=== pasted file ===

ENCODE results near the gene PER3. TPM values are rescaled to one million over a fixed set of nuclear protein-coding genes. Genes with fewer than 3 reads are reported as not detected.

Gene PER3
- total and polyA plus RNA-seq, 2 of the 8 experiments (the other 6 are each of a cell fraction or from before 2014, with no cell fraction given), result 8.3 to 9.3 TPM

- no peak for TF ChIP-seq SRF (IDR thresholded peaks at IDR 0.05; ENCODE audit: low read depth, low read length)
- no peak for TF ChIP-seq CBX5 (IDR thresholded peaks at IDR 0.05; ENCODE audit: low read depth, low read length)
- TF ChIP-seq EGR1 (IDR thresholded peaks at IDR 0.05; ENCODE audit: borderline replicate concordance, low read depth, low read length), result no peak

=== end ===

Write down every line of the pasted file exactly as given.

ENCODE results near the gene PER3. TPM values are rescaled to one million over a fixed set of nuclear protein-coding genes. Genes with fewer than 3 reads are reported as not detected.

Gene PER3
- total and polyA plus RNA-seq, 2 of the 8 experiments (the other 6 are each of a cell fraction or from before 2014, with no cell fraction given), result 8.3 to 9.3 TPM

- no peak for TF ChIP-seq SRF (IDR thresholded peaks at IDR 0.05; ENCODE audit: low read depth, low read length)
- no peak for TF ChIP-seq CBX5 (IDR thresholded peaks at IDR 0.05; ENCODE audit: low read depth, low read length)
- TF ChIP-seq EGR1 (IDR thresholded peaks at IDR 0.05; ENCODE audit: borderline replicate concordance, low read depth, low read length), result no peak